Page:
Similar, But Different – Hepatitis C Co-Infection and Superinfection
Infecting an estimated 150 million people worldwide, the Hepatitis C virus has proven itself to be a tenacious foe. A leading cause of chronic liver disease, cirrhosis and liver cancer, there is not yet a vaccine to prevent Hepatitis C, and experts believe many are unknowingly infected. Once diagnosis has been made, treatment is arduous and may be ineffective for 10 to 50 percent who begin a cocktail of potent medications. Battling one strain of hepatitis is hard enough, but some people have more than one infection.
As a blood borne virus, Hepatitis C is spread via blood-to-blood contact. This same route of infection can also spread Hepatitis B and HIV – in addition to all genotypes of Hepatitis C. Some people may be infected with more than one virus at the same time or may acquire a different virus later on. Indicating different times of viral acquisition, Hepatitis C co-infection and superinfection mean different things for a person’s prognosis.
Whether referring to co-infection or superinfection, a person can be simultaneously infected with different types of hepatitis viruses (such as Hepatitis B or Hepatitis C) or different genotypes of the same virus (such as Hepatitis C genotype 1 or Hepatitis C genotype 2).
Defined as infection with a second type of hepatitis or a second Hepatitis C genotype after the establishment of:
- Persistent Hepatitis C infection
- Development of an immunologic response to the first virus
Defined as infection with two different Hepatitis C genotypes or two different viruses within a very narrow window period before:
- Infection with the first Hepatitis C resulted in an immunologic response to that virus.
Those with Hepatitis C may also have a co-infection or superinfection with a non-hepatitis virus such as HIV, the virus that causes AIDS. For the HIV population, also being infected with Hepatitis C is relatively common due to similarities of the infection route.
- Experts estimate that about 40 percent of patients with HIV are co-infected with Hepatitis C.
- The exact number of patients co-infected with Hepatitis C and Hepatitis B is unknown. In patients with chronic Hepatitis B, experts estimate the rates of Hepatitis C co-infection vary from 9 to 30 percent.
In general, co-infection symptoms and disease courses are more complex and serious than a single viral infection case. However, this does not seem to be the case for Hepatitis C superinfection.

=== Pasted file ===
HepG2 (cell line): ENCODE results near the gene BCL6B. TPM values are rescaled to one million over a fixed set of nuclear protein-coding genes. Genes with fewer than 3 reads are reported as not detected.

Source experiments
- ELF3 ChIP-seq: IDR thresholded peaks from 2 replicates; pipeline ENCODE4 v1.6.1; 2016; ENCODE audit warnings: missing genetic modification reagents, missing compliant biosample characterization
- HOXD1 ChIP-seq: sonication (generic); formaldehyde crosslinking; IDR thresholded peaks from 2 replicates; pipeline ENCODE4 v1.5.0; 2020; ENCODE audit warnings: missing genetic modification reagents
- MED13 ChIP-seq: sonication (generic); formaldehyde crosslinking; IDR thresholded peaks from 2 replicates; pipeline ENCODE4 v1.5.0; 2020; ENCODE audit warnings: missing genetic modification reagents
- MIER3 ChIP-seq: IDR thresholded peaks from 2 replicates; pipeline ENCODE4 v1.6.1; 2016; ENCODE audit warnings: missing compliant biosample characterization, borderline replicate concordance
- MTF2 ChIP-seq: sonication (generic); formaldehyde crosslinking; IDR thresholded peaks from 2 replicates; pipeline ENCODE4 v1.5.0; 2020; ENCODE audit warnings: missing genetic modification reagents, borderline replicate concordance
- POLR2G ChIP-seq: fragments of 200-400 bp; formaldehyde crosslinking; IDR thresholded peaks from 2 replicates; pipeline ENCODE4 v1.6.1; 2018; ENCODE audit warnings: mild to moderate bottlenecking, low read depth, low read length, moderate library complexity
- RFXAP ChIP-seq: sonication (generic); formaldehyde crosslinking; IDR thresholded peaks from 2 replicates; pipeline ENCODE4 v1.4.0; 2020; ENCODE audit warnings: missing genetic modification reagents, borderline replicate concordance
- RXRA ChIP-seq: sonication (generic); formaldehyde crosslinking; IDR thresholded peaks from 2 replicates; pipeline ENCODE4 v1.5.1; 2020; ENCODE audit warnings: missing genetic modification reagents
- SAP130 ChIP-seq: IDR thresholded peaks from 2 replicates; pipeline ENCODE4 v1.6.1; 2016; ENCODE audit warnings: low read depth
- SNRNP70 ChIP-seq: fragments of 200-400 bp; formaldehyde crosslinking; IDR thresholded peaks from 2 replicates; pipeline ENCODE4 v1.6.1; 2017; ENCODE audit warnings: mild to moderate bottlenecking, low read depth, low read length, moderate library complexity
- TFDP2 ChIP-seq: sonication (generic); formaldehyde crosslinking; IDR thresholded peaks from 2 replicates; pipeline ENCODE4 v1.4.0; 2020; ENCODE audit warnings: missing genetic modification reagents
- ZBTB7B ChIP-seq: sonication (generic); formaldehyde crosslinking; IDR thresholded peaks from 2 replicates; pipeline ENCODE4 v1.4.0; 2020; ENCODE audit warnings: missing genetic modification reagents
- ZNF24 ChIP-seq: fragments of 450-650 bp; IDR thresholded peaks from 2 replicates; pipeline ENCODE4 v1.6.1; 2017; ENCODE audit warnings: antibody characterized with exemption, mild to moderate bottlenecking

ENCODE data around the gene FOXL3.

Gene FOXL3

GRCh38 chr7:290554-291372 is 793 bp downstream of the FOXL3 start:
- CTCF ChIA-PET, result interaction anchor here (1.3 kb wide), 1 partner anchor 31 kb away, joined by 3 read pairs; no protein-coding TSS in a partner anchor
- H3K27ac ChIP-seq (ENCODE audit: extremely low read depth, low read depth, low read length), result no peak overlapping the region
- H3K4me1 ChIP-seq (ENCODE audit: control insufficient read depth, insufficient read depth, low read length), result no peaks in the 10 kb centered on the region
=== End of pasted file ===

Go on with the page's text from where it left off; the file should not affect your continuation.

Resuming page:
Researchers from Rockefeller University have found that when the Hepatitis C virus infects cells in the liver, it may be able to block other Hepatitis C variants from infecting the same cell. For this phenomenon to occur there must be a development of an immunologic response to the first virus before being superinfected with the second.
Charles Rice, head of the Laboratory of Virology and Infectious Disease and the Maurice R. and Corinne P. Greenberg Professor explains, “A virus can interfere with a secondary infection in a variety of ways. It can interfere with how a virus attaches to the cell, its penetration, or its access to the cell’s resources.” If both viruses are competing for the same resources in the cell, then the first virus can confiscate them so none are available for the second virus.
The unique characteristic of preventing a new Hepatitis C infection distinguishes Hepatitis C superinfection from co-infection; and has a silver lining. Referred to as superinfection exclusion, the ability to block a new Hepatitis C variant from causing liver infection could generate a potential vaccine in the future.
Although just a matter of timing, Hepatitis C superinfection and co-infection have dramatically different impacts on those infected. Co-infection typically escalates liver disease progression, while superinfection is not much different from a single infection – except for that it may eventually lead to improved Hepatitis C treatment and prevention research.
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